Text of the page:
This Insurance Company Created Solutions That Can Handle Health Care’s Constant Change
Health care delivery today looks different than it did 10 years ago and will look different another 10 years from now.
Kickstarted by the Affordable Care Act, the evolution of health care delivery is premised on a shift from a fee-for-service model to value-based medicine. When reimbursement became tied to quality of outcomes over quantity of services, it forced providers to re-evaluate their business models.
“The shift drove the flurry of mergers and acquisitions among health systems and the alignment of services in health care,” said Cindy Oard, senior vice president, underwriting leader – healthcare for QBE North America. “By forming more integrated groups and systems, they strive to streamline services and increase efficiency.”
That M&A activity continues today, with larger health systems acquiring physician practices, hospitals outsourcing miscellaneous services to a network of provider entities, health plans purchasing health systems and pharmacy benefit managers (PBMs), and employers now getting into the mix as well. All of these mergers seek to bring health services to patients more efficiently while improving quality.
But the creation of new care delivery models and new structures impacts the allocation of risk. Two of the most novel developments — contract alignment for medical services in managing populations and increased payer and pharmacy alignment through ownership — present unique liability risk challenges from a coverage perspective.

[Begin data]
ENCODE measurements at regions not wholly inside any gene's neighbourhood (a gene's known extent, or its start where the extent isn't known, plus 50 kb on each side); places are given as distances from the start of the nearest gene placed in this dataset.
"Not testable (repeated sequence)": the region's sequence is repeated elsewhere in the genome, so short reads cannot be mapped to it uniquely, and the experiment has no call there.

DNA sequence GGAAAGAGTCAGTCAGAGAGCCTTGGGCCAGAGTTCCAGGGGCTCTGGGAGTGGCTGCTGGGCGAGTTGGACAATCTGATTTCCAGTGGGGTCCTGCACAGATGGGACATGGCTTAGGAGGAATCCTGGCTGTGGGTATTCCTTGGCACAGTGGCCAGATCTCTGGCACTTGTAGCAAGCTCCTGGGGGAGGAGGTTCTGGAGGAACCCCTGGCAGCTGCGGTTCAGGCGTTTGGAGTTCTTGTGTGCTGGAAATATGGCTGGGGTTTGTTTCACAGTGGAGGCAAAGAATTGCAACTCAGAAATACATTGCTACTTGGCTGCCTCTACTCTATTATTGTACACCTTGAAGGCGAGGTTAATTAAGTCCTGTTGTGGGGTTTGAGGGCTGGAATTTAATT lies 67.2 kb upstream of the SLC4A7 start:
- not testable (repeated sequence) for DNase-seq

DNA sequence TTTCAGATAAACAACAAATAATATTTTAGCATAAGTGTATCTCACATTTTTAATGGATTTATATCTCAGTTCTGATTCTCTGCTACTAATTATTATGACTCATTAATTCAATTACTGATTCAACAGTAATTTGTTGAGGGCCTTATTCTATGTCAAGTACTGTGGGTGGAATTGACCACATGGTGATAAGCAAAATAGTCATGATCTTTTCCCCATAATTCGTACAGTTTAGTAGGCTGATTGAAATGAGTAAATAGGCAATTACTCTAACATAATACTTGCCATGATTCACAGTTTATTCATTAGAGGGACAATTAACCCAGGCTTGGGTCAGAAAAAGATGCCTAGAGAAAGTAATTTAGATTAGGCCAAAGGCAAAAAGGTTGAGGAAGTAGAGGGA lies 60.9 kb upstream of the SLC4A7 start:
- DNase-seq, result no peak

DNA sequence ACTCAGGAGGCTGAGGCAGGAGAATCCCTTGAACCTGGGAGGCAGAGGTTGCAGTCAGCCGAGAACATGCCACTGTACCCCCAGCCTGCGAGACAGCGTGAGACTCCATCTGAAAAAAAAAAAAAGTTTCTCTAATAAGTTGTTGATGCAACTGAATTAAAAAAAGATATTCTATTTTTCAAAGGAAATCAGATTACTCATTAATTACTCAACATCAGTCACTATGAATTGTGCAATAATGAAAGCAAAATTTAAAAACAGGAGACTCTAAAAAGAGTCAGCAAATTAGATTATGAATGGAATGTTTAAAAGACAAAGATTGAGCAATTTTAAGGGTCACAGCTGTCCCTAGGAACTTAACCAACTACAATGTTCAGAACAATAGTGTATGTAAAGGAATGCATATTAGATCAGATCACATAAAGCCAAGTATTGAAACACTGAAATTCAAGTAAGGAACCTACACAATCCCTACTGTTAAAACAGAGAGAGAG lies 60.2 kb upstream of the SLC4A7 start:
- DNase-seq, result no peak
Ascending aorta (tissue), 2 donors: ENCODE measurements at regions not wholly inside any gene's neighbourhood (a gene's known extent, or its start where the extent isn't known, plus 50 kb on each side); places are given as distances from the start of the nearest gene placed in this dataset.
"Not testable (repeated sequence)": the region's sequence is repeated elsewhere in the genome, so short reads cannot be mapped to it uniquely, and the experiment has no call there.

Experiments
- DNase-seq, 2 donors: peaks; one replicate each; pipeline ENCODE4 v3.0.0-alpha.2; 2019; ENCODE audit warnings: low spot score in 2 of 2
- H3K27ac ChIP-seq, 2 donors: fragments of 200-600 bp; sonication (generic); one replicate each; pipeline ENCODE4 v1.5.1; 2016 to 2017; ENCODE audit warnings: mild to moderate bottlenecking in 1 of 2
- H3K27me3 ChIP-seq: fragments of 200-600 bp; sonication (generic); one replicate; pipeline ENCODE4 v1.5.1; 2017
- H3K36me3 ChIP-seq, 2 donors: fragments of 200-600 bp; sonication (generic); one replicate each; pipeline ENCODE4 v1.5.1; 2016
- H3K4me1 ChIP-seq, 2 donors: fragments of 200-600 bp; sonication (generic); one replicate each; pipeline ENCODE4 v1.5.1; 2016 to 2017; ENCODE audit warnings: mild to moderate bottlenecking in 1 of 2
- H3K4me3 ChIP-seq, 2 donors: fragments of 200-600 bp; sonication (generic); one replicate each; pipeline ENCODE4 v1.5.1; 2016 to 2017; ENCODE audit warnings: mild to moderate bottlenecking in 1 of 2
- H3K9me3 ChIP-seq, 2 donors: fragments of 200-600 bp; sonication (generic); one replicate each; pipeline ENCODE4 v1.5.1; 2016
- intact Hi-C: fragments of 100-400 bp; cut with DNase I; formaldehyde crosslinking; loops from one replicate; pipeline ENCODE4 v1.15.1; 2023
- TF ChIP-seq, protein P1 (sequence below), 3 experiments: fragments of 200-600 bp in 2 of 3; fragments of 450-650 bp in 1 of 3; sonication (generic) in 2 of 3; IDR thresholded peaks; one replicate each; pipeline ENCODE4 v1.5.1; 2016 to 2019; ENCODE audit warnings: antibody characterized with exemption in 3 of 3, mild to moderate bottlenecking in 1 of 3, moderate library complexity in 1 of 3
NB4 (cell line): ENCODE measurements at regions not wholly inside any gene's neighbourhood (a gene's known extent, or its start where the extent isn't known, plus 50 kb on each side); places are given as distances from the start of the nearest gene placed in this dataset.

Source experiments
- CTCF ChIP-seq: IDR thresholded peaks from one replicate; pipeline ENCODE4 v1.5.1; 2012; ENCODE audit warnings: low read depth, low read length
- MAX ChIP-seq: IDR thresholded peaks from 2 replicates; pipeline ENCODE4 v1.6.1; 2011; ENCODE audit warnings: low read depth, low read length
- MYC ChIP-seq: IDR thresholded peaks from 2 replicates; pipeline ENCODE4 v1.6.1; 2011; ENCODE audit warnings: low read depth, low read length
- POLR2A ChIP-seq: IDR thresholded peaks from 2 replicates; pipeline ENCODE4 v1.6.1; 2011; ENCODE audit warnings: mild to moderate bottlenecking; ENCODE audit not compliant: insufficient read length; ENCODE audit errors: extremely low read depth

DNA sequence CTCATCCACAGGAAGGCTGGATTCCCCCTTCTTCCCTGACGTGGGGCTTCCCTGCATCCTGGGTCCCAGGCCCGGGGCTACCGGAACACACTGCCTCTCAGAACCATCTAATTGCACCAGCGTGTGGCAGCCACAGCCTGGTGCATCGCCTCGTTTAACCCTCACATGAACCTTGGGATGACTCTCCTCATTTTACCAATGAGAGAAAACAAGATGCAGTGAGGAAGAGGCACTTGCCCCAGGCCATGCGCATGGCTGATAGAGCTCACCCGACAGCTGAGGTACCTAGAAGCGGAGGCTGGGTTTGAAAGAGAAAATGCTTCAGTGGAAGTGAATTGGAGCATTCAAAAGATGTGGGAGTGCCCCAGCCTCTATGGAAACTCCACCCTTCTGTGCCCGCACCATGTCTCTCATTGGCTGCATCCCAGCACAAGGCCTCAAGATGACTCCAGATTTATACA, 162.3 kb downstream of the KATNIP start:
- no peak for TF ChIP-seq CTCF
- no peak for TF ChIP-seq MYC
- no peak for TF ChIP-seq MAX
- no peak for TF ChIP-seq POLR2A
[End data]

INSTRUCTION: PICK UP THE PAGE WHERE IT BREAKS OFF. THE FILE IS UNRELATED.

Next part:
Contracting Services Changes Risk Exposure
Accessing a wide range of services can be a tall order for many organizations. The choice is to provide a service within your group or contract the service out for more efficiency, quality and improved cost. Often, it’s more economical on all fronts to contract with a medical facility that specializes and efficiently manages the service versus building the service internally.
“You’re talking about medical facilities such as specialty practices, surgery centers, imaging, labs, pharmacies, hospices, etc.,” Oard said.
“Offering every service internally is expensive, and it becomes increasingly difficult to serve a geographically dispersed population. For some hospitals, it can be more economical to contract for these services than to create them.”
Contracting, however, changes oversight and influence. The health system no longer owns or controls the service.
“The alignment with medical facilities can include creating joint partnerships between the hospital and the vendor with controlling or limited equity. Sometimes the alignment is only on a contracted basis. Some are wholly owned by physicians who provide services in the community, and yet others are organizations that have private equity investor interest,” Oard said.
For all stakeholders, varied ownership structures raise the question: Who is accountable for what, and where are the lines of liability drawn? “The risk exposure changes for everyone involved,” Oard said.
“It’s about building a flexible platform that can adjust to the rapid pace of change in the health care sector.”
— Cindy Oard, Senior Vice President, Underwriting Leader – Healthcare, QBE North America
Employers and PBMs Shake Up Traditional Delivery Models
Exposures are changing as health plans and PBMs draw closer alignments with providers and get more involved in the direction of care.
“Everyone wants to achieve the same end goal: accessible, high-quality care at lower costs. Given the traditional market’s challenges in meeting that objective, non-traditional players have stepped in to make their own attempt at it,” Oard said.
Those non-traditional players primarily include large employers and pharmacies that historically have limited roles in the direction of care but a large stake in outcomes nonetheless.
By partnering directly with health plans, they’ve made a play to gain more control over the care delivery process.
Take, for example, the independent health care company formed by Amazon, Berkshire Hathaway and JPMorgan Chase to serve their employees.